SQM Trace Mineral Research

For over 30 years, QualiTech has been committed to conducting the research necessary to prove the efficacy of our SQM products. We do this so that nutritionists and producers can make well educated decisions when deciding what type of mineral products they supply to the animals they care for.




When designing a mineral program the most important aspect impacting its benefit to the animal is bioavailability. This is true regardless of species. For this reason the goal of QualiTech’s current research program is to examine the bioavailability of our SQM products compared with their most available inorganic counterparts. Figure 1 shows the bioavailability of a number or organic zinc sources compared with both zinc sulfate and zinc oxide. On average, all of the organic zinc sources are more than twice as bioavailable than the most available inorganic source, zinc sulfate, and three times more available than zinc oxide.

So what is bioavailability and why is it so important? In its simplest definition, bioavailability is the amount of an ingested mineral that the animal is able to digest, absorb, and use for some metabolic function. The reason this is so important is because if a mineral is not bioavailable, the animal may not be able to consume enough of the mineral to meet its physiological needs. In the end, this could result in decreased productivity which in turn can decrease profits.



Dietary Antagonism

There are a number of factors, both animal and dietary, that can influence mineral bioavailability; however, one of the most insidious is dietary antagonism. Dietary antagonism occurs when one component of the diet decreases the availability of another component. This is of particular concern in diets where inorganic trace minerals, like zinc or copper sulfate, are fed. When inorganic trace minerals are consumed, they break down within the digestive tract and are free to interact with other portions of the diet. This can lead to the formation of insoluble compounds that the animal can neither digest nor absorb. Organic trace minerals, on the other hand, are firmly bound to an organic compound and do not break down until they reach the small intestine where they can be readily absorbed. Being bound to the organic compound provides protection to the trace mineral, thereby preventing dietary antagonism. Figure 2 shows the greater bioavailability of SQM zinc compared with zinc sulfate when an antagonist (cottonseed hulls) is fed in poultry diets. Without the antagonist, SQM zinc was 10% more available than zinc sulfate while in the presence of the antagonist, SQM zinc was 40% more available.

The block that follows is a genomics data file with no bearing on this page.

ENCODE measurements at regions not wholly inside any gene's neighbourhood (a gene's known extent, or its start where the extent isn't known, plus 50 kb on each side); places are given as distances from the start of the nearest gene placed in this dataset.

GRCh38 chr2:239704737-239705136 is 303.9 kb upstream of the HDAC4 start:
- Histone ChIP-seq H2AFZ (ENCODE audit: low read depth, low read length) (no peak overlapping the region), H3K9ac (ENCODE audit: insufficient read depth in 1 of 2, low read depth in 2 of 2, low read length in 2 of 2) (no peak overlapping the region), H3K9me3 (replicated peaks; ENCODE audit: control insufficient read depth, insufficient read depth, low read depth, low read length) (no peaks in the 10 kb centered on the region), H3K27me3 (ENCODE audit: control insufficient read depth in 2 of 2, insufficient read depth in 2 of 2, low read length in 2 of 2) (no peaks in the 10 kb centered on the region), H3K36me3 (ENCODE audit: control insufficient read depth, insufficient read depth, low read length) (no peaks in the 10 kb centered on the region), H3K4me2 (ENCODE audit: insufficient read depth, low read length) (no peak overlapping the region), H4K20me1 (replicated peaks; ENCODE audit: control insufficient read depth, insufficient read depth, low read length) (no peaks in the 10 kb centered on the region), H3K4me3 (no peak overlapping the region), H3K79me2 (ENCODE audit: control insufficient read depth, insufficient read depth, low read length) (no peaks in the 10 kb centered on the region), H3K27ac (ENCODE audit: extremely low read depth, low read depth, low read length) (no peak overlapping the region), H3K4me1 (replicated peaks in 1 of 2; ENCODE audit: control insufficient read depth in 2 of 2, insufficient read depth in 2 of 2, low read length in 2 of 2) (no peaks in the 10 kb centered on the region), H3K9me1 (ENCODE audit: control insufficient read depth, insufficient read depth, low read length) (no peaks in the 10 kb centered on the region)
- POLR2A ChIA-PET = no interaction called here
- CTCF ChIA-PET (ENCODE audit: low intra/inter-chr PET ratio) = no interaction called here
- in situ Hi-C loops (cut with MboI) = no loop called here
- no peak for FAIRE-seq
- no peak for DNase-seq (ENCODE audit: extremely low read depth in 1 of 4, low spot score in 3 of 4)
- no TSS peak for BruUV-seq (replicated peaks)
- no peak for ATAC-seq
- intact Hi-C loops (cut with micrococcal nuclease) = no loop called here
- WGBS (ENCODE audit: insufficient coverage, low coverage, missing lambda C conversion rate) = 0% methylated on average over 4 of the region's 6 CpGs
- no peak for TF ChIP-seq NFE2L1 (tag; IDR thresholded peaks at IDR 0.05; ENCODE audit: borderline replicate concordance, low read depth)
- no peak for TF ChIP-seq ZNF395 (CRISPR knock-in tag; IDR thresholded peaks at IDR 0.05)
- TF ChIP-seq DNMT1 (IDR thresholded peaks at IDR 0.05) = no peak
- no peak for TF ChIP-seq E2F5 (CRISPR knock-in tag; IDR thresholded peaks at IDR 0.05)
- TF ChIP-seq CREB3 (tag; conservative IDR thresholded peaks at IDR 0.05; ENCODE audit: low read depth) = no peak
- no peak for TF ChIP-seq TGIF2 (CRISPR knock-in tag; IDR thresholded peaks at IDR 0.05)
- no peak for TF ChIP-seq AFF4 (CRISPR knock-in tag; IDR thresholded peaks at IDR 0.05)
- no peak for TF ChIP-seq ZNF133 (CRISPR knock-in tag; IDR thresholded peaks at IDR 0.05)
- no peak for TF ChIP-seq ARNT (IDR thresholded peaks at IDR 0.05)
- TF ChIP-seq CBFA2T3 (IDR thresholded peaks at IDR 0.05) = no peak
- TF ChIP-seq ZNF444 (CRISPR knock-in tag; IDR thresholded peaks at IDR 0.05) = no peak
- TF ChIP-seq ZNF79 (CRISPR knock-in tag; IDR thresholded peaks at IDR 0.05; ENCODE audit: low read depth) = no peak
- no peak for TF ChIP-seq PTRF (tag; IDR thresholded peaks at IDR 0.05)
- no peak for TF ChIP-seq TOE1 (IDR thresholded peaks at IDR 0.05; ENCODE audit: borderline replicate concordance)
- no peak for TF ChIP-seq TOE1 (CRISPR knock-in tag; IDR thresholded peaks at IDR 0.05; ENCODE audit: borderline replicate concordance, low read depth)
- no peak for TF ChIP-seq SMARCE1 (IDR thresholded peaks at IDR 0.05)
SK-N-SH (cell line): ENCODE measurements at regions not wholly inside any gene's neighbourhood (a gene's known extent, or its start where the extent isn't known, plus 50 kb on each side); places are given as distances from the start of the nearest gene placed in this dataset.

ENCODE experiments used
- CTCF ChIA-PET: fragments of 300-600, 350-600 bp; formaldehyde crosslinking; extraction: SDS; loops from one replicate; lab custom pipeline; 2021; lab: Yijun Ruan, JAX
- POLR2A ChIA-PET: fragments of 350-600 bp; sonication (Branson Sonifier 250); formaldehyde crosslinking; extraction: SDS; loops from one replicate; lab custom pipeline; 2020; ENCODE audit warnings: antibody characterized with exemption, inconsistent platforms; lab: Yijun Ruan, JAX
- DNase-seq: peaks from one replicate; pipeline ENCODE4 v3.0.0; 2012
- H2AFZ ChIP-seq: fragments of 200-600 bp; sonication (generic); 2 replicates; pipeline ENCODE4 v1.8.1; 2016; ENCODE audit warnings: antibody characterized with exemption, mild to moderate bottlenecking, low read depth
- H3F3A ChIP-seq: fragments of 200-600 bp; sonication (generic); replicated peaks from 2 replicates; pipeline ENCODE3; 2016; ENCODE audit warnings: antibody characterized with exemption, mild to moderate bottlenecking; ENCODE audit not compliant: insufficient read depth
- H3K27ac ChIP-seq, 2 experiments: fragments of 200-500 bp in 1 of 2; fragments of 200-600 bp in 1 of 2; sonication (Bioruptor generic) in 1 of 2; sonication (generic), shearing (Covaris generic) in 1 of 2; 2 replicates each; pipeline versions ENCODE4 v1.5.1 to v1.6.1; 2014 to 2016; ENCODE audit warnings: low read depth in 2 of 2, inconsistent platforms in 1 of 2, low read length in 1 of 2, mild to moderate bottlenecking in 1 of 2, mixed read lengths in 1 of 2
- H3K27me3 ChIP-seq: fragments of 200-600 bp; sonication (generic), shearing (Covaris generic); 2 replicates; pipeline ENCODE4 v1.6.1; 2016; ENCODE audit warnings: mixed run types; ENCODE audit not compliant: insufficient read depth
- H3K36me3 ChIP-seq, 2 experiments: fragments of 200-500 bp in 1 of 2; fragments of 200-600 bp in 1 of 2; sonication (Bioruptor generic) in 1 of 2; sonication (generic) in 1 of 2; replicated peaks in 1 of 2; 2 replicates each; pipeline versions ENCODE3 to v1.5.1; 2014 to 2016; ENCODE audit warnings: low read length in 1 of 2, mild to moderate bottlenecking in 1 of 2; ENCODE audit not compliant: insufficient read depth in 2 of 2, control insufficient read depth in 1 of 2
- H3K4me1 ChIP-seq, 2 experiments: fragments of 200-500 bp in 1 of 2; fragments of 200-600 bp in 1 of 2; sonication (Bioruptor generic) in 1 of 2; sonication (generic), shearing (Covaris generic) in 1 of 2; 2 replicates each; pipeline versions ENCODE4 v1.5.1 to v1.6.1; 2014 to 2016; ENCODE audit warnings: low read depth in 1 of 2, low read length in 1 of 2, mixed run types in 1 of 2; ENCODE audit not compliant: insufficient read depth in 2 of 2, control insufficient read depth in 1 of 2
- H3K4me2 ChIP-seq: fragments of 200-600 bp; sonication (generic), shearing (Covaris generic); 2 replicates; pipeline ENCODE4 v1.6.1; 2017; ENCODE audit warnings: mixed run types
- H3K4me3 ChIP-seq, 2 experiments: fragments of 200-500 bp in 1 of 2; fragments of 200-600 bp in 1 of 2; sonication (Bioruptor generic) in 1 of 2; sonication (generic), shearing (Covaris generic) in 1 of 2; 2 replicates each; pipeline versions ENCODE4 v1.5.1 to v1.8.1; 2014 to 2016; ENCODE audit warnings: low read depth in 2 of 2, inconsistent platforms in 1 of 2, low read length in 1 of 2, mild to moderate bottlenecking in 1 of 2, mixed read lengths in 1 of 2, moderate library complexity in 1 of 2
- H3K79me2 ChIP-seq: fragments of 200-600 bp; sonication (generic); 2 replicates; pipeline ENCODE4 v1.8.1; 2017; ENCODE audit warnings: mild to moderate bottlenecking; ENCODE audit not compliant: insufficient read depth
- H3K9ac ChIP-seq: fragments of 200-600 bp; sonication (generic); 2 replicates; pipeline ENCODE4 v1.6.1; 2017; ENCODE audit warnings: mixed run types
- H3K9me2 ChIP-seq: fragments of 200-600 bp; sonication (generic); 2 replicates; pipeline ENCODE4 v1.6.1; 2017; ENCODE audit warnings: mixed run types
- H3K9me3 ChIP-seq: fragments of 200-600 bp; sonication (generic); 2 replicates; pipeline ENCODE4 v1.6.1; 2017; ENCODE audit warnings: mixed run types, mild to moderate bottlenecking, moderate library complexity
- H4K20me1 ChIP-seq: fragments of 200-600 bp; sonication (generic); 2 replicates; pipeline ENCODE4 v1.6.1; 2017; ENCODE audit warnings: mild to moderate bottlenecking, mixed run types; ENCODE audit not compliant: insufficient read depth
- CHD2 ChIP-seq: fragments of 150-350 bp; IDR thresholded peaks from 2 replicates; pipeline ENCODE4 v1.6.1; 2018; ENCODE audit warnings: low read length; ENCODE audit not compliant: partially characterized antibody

Bioavailability of SQM Zinc 




In most bioavailability trials, researchers are looking for a response in absorption, retention, or tissue concentration of the target trace mineral. However, trials that evaluate growth, reproduction or immunity can also be used to illustrate evidence of increased bioavailability. Figures 3 and 4 show the effect of feeding SQM trace minerals as the sole zinc, copper, and manganese source compared with 100% mineral sulfates and 2/3 sulfates:1/3 organic trace mineral blends on services per conception and first service conception rate, respectively. The greater bioavailability of the 100% SQM trace mineral treatment resulted in fewer services per conception and a higher overall first service conception rate.




This same increase in bioavailability can also be seen in trials evaluating immune function. Figure 5 shows the IgG titer response to a foreign antigen in cattle supplemented with either SQM Zn or zinc sulfate. Cattle that received SQM zinc had a greater titer response than cattle fed zinc sulfate indicating that they were better able to mount a defense against the foreign antigen.
Figure 6 comes from the same trial as figures 3 and 4. This trial showed that cattle fed both the 100% SQM trace mineral treatment and the 2/3 sulfate:1/3 SQM trace mineral blend treatment had a much lower incidence of mastitis.

Taken together, this research shows that by feeding a good, bioavailable trace mineral, like SQM, can have a positive influence on animal production, especially in situations where dietary antagonists are present.